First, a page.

I relate the kipping pull-up to a half squat: changing the mechanics and making the move easier lets you do more reps, but at the sacrifice of full ROM strength development. Unless I’m trying to be the best at excercising, I’ll just go strict.

    Needless to say, my transition to strength training has been such a welcome change.

  3. personally if something can be kipped, i’m going to kip it. my push ups look like i’m doing the worm, and my barbell rows look like i’m humping a hand rail. my only exception is the pull up. i will NEVER kip a pull up. that’s just silly.

  4. GNC is sponsoring “The Games” this year. I find I don’t have to explain crossfit any more really. How long until it reaches a critical mass I wonder?

  5. lol the video in the “Slaying the Dragon” article is priceless.

    This isn’t limited to crossfit, there’s no crossfit gym within 120 miles of my small town. But at the local gym I go to they have a brag board where dbags post their “Max Wall Sit Time,” “Deadlift BW” or “Max Pull Ups” all of the monthly challenges that are attempted are ‘overseen’ by either a 21 year old girl who is an idiot or a trainer that has a online certificate who’s also an idiot.

    It’s awful to watch the shitty form and b.s. these people do to get the glory of being on a brag board with a 6:32 min wall sit time…ugh it’s pathetic.

  6. To clarify, this isn’t a CrossFit beat down session, but more of a chance to emphasize proper programming. I’d like to think I can post about CrossFit without everyone jumping on the boring “CrossFit sucks” bandwagon.

  7. The biggest coaching failures I see in many of these situations is the coach just simply does not have the balls to say, “you’re done.” In my small group, our major role in “spotting” is just watching and telling the squatter/DL’er when they start to round or knee-in, so that at some point if rep #3 and 4 turn to absolute crap, they lose the priviledge of doing #5. The terms, “horse-squeeze” and “absolute dogshit” get tossed around a lot as necessary. We basically keep each other from hurting ourselves.

    If a coach cannot even perform the basic function of overcoming his “client’s” ego enough to put a period on a horrible set, he needs to grow a bigger pair.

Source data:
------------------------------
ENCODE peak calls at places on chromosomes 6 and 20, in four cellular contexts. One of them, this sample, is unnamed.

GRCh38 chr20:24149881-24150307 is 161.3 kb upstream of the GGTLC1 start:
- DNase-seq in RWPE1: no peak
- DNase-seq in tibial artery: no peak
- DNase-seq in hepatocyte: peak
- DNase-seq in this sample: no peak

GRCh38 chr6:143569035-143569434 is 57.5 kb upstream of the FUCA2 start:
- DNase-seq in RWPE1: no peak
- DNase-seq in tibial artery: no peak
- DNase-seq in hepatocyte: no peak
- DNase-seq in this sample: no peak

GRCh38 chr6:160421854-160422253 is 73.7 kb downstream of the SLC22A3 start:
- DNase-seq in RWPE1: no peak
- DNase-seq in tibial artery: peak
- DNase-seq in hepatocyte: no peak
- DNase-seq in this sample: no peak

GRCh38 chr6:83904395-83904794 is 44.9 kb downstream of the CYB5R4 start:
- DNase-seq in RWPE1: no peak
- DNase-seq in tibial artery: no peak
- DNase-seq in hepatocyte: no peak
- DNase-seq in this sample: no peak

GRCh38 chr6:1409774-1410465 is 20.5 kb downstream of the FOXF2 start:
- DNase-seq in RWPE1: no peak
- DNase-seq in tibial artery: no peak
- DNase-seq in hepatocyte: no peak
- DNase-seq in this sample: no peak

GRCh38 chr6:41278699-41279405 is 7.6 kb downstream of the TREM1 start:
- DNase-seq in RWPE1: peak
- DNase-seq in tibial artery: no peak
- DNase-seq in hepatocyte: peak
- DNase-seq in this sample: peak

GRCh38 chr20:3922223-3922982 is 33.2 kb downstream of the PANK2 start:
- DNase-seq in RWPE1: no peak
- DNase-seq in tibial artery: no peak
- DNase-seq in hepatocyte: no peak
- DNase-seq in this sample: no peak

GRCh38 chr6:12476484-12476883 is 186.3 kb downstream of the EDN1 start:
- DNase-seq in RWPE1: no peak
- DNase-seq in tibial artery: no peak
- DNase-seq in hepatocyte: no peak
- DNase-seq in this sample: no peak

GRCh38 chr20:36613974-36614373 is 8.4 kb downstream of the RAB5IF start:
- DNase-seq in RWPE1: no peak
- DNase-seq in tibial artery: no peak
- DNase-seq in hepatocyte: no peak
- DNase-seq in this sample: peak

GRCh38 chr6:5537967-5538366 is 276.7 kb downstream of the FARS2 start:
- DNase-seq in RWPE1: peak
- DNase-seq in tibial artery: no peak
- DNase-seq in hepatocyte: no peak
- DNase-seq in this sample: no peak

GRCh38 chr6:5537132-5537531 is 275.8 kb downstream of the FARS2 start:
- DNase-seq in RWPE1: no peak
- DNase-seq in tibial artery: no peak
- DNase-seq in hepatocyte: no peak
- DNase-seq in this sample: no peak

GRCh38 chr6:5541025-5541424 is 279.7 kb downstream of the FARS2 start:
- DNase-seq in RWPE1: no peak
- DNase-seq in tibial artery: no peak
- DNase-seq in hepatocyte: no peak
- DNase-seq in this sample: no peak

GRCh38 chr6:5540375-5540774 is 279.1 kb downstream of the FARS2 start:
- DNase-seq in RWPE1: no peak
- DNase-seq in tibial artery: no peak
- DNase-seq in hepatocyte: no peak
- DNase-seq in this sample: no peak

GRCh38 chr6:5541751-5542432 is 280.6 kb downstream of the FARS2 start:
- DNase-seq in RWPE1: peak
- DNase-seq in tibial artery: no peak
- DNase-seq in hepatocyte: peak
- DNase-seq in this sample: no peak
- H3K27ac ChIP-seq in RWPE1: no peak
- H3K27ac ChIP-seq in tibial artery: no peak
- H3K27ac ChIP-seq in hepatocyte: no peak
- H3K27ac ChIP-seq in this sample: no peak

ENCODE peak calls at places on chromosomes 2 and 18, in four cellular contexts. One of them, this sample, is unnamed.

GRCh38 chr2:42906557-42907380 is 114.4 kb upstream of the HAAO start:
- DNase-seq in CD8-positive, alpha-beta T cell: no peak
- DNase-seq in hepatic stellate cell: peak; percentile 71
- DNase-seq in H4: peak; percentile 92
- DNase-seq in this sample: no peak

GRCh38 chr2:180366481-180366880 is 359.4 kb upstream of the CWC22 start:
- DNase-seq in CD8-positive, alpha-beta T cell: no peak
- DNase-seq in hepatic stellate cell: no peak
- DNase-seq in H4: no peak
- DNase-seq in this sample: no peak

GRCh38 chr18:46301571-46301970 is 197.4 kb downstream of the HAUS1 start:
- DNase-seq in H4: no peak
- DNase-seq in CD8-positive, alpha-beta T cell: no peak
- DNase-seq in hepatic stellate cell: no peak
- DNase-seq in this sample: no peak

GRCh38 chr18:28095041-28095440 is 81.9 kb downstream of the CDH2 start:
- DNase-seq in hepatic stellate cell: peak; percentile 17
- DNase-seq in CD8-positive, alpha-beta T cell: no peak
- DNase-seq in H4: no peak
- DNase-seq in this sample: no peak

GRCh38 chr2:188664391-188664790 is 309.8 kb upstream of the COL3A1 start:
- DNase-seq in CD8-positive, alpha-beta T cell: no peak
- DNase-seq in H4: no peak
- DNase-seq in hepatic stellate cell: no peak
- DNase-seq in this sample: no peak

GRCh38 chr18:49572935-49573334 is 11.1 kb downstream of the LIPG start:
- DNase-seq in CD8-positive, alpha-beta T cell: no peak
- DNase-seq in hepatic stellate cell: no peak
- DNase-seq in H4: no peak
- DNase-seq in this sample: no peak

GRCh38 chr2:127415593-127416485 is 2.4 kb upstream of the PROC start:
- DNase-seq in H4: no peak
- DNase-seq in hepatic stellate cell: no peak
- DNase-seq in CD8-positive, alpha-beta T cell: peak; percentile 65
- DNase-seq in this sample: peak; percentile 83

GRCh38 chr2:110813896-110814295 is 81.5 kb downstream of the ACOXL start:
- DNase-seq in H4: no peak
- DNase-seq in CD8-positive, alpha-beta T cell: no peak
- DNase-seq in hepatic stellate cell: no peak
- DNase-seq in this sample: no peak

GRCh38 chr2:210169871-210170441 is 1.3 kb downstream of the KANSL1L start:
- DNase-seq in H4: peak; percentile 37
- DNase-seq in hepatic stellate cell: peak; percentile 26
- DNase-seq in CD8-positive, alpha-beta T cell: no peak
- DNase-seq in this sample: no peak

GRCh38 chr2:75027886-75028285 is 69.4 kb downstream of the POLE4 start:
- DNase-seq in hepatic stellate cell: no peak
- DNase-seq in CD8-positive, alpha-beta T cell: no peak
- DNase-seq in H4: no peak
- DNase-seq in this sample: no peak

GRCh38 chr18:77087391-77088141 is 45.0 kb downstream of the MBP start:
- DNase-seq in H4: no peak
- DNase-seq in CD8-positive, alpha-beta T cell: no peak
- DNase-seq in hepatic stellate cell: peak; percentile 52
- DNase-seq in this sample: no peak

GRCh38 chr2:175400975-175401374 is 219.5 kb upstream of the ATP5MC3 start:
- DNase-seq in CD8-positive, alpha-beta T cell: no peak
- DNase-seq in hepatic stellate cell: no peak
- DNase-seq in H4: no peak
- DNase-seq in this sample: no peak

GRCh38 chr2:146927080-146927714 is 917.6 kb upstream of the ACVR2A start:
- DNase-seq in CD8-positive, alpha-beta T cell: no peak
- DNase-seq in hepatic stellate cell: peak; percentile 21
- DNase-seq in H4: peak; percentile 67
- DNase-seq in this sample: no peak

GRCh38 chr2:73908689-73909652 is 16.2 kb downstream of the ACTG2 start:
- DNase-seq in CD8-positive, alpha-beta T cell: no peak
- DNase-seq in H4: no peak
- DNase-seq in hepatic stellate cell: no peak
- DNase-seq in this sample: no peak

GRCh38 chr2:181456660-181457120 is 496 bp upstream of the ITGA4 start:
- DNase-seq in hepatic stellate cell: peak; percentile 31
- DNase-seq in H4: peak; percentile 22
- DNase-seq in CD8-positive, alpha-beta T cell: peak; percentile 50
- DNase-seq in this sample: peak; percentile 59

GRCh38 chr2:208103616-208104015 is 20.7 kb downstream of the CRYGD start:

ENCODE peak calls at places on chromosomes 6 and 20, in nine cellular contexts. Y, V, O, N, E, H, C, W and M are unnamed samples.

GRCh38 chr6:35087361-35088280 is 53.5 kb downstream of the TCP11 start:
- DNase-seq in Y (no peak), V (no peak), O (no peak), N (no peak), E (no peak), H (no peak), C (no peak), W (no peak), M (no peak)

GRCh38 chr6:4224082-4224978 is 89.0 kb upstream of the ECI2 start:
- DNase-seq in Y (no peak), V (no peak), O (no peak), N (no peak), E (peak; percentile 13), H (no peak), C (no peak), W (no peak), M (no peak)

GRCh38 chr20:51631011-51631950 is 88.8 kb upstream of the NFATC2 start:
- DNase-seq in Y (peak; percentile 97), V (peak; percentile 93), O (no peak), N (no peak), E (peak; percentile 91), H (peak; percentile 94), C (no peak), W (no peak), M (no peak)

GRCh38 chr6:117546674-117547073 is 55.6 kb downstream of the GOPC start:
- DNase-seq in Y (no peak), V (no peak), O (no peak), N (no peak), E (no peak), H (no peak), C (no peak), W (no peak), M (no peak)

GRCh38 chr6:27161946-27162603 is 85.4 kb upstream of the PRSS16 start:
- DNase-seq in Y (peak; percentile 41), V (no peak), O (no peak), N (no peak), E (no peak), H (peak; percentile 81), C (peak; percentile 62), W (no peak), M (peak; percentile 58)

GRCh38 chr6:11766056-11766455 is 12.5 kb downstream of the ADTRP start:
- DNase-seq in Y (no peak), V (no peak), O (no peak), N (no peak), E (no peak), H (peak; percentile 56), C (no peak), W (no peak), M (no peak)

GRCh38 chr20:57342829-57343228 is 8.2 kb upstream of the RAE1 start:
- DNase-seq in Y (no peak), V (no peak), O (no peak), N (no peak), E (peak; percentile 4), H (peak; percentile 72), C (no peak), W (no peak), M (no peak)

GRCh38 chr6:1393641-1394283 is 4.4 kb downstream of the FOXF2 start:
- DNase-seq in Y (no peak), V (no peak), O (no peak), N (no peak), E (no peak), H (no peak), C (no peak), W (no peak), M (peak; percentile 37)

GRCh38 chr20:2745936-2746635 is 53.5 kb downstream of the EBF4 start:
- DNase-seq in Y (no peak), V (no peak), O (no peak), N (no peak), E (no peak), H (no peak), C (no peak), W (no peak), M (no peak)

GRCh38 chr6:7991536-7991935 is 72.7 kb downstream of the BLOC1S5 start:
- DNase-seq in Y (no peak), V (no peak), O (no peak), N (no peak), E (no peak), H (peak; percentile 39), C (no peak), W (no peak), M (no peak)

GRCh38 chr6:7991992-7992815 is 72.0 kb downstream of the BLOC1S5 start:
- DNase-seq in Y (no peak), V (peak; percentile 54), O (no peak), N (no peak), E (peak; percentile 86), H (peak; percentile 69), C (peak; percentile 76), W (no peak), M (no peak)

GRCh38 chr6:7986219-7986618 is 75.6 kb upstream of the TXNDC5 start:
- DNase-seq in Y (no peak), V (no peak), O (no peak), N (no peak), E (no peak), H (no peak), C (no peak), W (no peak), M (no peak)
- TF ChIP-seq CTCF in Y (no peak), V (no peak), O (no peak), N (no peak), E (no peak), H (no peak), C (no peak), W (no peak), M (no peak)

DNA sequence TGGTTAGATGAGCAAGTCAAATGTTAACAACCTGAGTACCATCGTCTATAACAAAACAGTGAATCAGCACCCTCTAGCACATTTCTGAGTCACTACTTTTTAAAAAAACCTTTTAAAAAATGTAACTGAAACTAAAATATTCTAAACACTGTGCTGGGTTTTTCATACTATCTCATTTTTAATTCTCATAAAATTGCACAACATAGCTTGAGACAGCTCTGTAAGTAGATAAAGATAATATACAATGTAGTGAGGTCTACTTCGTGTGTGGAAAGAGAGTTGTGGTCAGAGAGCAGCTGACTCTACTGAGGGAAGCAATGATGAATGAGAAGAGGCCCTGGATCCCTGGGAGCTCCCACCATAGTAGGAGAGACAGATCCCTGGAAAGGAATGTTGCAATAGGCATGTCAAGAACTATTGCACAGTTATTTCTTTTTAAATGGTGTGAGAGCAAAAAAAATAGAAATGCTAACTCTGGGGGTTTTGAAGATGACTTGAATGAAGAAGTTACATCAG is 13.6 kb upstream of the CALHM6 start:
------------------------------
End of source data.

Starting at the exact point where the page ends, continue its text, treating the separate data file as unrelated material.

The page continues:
8. Justin, have you run into many instances whre an athlete has such high flexibility/mobility that they are able to bottom out on front squats or squat cleans and can’t generate tension to get out of the bottom? Was trying to help a friend who’s basically able to touch his tainbone to the grount while maintaining a flat back and upright torso. Played around with his foot positioning a little and trying to get him to stop higher in the descent, but nothing seems to be helping. Thanks in advance.

  9. It wasn’t my intention to rag on CrossFit. I was trying establish why I am so much happier training on my own now, as compared to when I used to CrossFit. If I ever live near a CrossFit gym that caters to my strength training goals, I’d probably sign up in a heartbeat. From my experience, the relationships I’ve established in my CF gym were the best part of being in that community.

  10. Very good critique of the article. “Doing harm” in manageable doses is kind of the point of training. And if I may, @ Jack Burton, I coach this stuff too, and there might be either a lack of posterior chain development causing this, or the person may need to consciously flex their hamstrings at the bottom of the squat and “bounce” off of them. There are some key indicators for which it could be…

  11. 5 year old gymnasts world-wide are laughing at everyone that thinks the kipping pull-up is unnecessary/inherently harmful OR the notion that Crossfit invented it.

    Kipping pull-ups are a legit exercise for a specific purpose that have been around for a VERY long time.